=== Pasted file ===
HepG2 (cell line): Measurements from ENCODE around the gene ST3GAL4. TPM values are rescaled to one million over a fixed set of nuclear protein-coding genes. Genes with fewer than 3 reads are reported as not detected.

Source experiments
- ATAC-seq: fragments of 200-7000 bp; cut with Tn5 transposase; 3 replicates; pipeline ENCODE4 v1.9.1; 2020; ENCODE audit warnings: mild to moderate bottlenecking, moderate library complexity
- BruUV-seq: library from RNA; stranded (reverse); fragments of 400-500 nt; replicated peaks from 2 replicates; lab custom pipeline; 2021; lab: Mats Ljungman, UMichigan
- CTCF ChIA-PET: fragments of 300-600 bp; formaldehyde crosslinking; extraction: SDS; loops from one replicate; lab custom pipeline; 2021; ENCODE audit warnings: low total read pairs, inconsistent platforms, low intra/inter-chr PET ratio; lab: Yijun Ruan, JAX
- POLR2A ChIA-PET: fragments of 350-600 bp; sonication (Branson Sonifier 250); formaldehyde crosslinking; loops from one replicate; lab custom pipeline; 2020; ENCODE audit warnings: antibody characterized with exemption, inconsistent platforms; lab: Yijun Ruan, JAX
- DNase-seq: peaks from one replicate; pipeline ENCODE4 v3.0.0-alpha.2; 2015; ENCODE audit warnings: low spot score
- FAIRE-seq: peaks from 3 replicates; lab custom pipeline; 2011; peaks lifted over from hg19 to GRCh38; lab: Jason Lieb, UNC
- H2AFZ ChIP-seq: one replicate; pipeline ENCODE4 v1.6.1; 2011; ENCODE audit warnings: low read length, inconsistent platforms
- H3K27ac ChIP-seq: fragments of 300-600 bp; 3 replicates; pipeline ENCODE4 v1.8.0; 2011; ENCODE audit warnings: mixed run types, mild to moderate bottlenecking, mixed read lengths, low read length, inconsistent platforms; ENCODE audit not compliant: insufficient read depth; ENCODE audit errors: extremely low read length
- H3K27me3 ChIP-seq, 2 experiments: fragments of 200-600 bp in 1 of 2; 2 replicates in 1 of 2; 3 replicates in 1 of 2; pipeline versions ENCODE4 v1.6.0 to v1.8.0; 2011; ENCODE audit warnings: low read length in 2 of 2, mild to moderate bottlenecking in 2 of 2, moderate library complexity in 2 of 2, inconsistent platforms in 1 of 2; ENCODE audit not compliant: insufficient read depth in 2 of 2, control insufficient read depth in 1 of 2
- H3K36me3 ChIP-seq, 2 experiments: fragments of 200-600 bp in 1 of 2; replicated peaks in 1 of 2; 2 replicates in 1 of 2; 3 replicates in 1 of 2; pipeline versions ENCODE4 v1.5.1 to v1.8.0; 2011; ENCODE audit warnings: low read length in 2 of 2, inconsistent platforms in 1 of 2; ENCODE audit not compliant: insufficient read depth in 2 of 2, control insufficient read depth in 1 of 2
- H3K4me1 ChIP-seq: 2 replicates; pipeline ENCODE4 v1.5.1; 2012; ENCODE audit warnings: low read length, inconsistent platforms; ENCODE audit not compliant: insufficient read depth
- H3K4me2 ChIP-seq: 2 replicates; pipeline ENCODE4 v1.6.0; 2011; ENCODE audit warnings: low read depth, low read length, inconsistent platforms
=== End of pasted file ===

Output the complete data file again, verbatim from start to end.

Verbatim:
HepG2 (cell line): Measurements from ENCODE around the gene ST3GAL4. TPM values are rescaled to one million over a fixed set of nuclear protein-coding genes. Genes with fewer than 3 reads are reported as not detected.

Source experiments
- ATAC-seq: fragments of 200-7000 bp; cut with Tn5 transposase; 3 replicates; pipeline ENCODE4 v1.9.1; 2020; ENCODE audit warnings: mild to moderate bottlenecking, moderate library complexity
- BruUV-seq: library from RNA; stranded (reverse); fragments of 400-500 nt; replicated peaks from 2 replicates; lab custom pipeline; 2021; lab: Mats Ljungman, UMichigan
- CTCF ChIA-PET: fragments of 300-600 bp; formaldehyde crosslinking; extraction: SDS; loops from one replicate; lab custom pipeline; 2021; ENCODE audit warnings: low total read pairs, inconsistent platforms, low intra/inter-chr PET ratio; lab: Yijun Ruan, JAX
- POLR2A ChIA-PET: fragments of 350-600 bp; sonication (Branson Sonifier 250); formaldehyde crosslinking; loops from one replicate; lab custom pipeline; 2020; ENCODE audit warnings: antibody characterized with exemption, inconsistent platforms; lab: Yijun Ruan, JAX
- DNase-seq: peaks from one replicate; pipeline ENCODE4 v3.0.0-alpha.2; 2015; ENCODE audit warnings: low spot score
- FAIRE-seq: peaks from 3 replicates; lab custom pipeline; 2011; peaks lifted over from hg19 to GRCh38; lab: Jason Lieb, UNC
- H2AFZ ChIP-seq: one replicate; pipeline ENCODE4 v1.6.1; 2011; ENCODE audit warnings: low read length, inconsistent platforms
- H3K27ac ChIP-seq: fragments of 300-600 bp; 3 replicates; pipeline ENCODE4 v1.8.0; 2011; ENCODE audit warnings: mixed run types, mild to moderate bottlenecking, mixed read lengths, low read length, inconsistent platforms; ENCODE audit not compliant: insufficient read depth; ENCODE audit errors: extremely low read length
- H3K27me3 ChIP-seq, 2 experiments: fragments of 200-600 bp in 1 of 2; 2 replicates in 1 of 2; 3 replicates in 1 of 2; pipeline versions ENCODE4 v1.6.0 to v1.8.0; 2011; ENCODE audit warnings: low read length in 2 of 2, mild to moderate bottlenecking in 2 of 2, moderate library complexity in 2 of 2, inconsistent platforms in 1 of 2; ENCODE audit not compliant: insufficient read depth in 2 of 2, control insufficient read depth in 1 of 2
- H3K36me3 ChIP-seq, 2 experiments: fragments of 200-600 bp in 1 of 2; replicated peaks in 1 of 2; 2 replicates in 1 of 2; 3 replicates in 1 of 2; pipeline versions ENCODE4 v1.5.1 to v1.8.0; 2011; ENCODE audit warnings: low read length in 2 of 2, inconsistent platforms in 1 of 2; ENCODE audit not compliant: insufficient read depth in 2 of 2, control insufficient read depth in 1 of 2
- H3K4me1 ChIP-seq: 2 replicates; pipeline ENCODE4 v1.5.1; 2012; ENCODE audit warnings: low read length, inconsistent platforms; ENCODE audit not compliant: insufficient read depth
- H3K4me2 ChIP-seq: 2 replicates; pipeline ENCODE4 v1.6.0; 2011; ENCODE audit warnings: low read depth, low read length, inconsistent platforms